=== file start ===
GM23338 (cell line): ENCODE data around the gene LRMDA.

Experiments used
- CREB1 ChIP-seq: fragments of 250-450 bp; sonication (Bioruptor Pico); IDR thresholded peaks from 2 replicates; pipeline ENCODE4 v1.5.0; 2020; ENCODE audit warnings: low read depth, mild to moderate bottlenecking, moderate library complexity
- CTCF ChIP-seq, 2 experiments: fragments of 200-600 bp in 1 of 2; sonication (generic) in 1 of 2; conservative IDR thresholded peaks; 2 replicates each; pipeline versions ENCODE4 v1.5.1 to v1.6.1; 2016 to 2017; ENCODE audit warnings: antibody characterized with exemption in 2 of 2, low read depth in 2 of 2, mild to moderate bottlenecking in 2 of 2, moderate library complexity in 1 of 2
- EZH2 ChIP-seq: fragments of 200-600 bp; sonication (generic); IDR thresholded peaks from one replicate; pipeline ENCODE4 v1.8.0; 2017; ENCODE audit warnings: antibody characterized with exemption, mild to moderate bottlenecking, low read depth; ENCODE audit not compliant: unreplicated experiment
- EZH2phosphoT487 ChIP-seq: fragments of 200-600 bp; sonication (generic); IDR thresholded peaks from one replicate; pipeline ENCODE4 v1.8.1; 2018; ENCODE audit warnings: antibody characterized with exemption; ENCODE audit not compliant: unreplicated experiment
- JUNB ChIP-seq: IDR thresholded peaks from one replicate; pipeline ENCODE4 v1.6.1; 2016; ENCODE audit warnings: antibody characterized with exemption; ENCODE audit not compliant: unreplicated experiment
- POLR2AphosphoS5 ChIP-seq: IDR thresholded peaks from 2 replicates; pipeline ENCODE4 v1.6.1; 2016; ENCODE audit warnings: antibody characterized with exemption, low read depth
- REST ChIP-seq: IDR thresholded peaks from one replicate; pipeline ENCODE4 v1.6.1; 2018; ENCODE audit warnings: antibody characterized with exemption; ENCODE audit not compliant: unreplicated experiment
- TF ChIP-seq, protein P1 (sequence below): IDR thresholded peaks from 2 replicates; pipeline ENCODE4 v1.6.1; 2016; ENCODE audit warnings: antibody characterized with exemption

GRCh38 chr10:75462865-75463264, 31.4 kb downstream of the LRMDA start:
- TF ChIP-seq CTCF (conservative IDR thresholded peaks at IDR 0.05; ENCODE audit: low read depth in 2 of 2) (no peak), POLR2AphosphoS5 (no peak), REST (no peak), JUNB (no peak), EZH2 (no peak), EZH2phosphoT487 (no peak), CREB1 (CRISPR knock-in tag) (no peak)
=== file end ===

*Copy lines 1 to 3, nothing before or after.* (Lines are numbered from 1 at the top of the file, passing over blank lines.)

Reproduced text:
GM23338 (cell line): ENCODE data around the gene LRMDA.

Experiments used
- CREB1 ChIP-seq: fragments of 250-450 bp; sonication (Bioruptor Pico); IDR thresholded peaks from 2 replicates; pipeline ENCODE4 v1.5.0; 2020; ENCODE audit warnings: low read depth, mild to moderate bottlenecking, moderate library complexity